On the Track at Watkins Glen International

While the state park is fun and the wineries in the area are getting better every year, Watkins Glen is famous because of its speedway, a storied road track that’s hosted everything from NASCAR to Formula One to, this summer, a three-day Phish-stravaganza. When I rolled through town, there wasn’t much happening in the way of races.

So I took my car on the track.

Traveling the American Road – Watkins Glen International

It wasn’t as furtive as it sounds: for 25 bucks, anyone can sign up for a Thunder Road Tour of The Glen, as the track is known, and drive its infamous first turn, navigate the “esses,” negotiate the tight curves of the back end and come to a stop on the start-finish line for a photo op. Four other cars would be rounding the track with me, but we were under strict instructions not to try to pass each other, much to my dismay. (“Try not to put the other cars into the wall” was an instruction I did appreciate.)

My first lap was a gimmie, a chance to get a feel for the track and relax at the thought that I wouldn’t need to stop for any traffic lights or check my blind spot: This is certainly not highway driving.

The second loop was faster and much more fun, a chance to take the turns a little harder, punch the accelerator in the straights and test the brakes. It was also the lap on which our peloton would stop on the start-finish line. After getting used to “racing,” pulling the car to a stop felt nearly impossible. We all hopped out, and I took a picture for a family visiting from South Carolina, who in all their years watching racing has never set foot on the pavement of a track. They were giddy.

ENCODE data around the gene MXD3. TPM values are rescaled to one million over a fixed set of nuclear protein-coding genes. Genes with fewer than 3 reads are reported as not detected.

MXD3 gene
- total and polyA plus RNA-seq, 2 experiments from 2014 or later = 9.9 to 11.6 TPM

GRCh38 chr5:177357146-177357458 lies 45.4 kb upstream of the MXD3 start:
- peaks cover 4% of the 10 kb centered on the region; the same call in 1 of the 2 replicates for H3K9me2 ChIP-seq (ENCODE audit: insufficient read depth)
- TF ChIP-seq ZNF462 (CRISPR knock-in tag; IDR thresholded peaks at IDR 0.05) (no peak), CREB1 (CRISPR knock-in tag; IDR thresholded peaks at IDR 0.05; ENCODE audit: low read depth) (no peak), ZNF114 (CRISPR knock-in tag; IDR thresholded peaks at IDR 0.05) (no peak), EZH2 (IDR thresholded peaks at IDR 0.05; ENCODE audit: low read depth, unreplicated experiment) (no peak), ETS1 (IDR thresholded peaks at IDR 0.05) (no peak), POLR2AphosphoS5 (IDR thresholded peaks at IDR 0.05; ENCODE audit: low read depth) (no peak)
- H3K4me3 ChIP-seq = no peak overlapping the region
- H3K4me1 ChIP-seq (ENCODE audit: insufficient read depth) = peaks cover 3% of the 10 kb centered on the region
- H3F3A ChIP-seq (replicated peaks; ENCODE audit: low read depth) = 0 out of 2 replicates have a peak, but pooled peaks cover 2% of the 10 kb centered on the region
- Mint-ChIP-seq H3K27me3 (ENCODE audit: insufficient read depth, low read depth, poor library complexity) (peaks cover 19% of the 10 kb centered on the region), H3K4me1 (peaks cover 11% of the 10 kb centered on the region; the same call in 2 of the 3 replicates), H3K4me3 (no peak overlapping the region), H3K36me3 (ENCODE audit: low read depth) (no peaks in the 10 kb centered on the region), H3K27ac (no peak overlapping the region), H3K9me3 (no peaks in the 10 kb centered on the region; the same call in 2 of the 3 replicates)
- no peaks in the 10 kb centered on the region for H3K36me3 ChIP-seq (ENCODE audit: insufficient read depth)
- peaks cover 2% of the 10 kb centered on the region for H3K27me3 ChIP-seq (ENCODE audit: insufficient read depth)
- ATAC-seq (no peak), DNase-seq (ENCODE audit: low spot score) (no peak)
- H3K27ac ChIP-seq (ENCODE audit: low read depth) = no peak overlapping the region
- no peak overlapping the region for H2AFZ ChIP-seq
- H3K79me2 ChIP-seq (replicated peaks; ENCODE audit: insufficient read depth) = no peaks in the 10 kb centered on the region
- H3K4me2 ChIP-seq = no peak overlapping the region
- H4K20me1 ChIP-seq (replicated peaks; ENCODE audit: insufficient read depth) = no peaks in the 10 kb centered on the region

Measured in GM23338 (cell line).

While we were stopped, I ask the driver of our pace car how fast we were going compared to a typical race day. His answer? About 30 percent, with our 60 mph a mere fraction of the 180-plus that drivers can achieve when gunning for the winner’s circle.

I vowed to really crank it up for the last of my three laps, pushing hard into turns in my Explorer, trying to squeeze as much race-day excitement I could from the controlled scenario. There were some thrills, but what I really got out of the day was a burning desire to see a real race live. Probably one at The Glen.

The Secret Lost World of New York’s Finger Lakes

The funny thing about road trips is that you end up spending a lot of time behind the wheel of your car. There’s always another city to get to, asphalt to be consumed, another waypoint to hit. So by the time I pulled into Watkins Glen, a small town in New York’s Finger Lakes region, I was ready to get out and stretch my legs.

Fortunately, the village is home to one of the coolest state parks in New York, hidden in plain sight, right off the main drag.

Traveling the American Road – Watkins Glen State Park

Watkins Glen State Park is home to a “staircase of waterfalls” that cascade down through innumerable layers of shale and sandstone, guarded by towering cliff faces from which heavy drops of condensation fall, splashing on hikers’ heads. It’s a Lost World here, with electric green ferns dangling, water whooshing over ledges and swirling in natural Jacuzzis, mist hanging heavily in the air and amateur naturalists armed with telescoping aluminum walking sticks and floppy, broad-brimmed hats. (Another secret of the park is that the pathway along Glen Creek, while sometimes slippery, is hardly a technical hike.)

The park is a verdant escape, a place for a one-hour break from reality, planted right in the heart of a town best known as a car-racing capital, the home to Watkins Glen International, one of the country’s most storied road tracks. There’s no doubt the park gets crowded on the weekends, but during my Wednesday morning visit? I was happy to have my time outside the car to myself.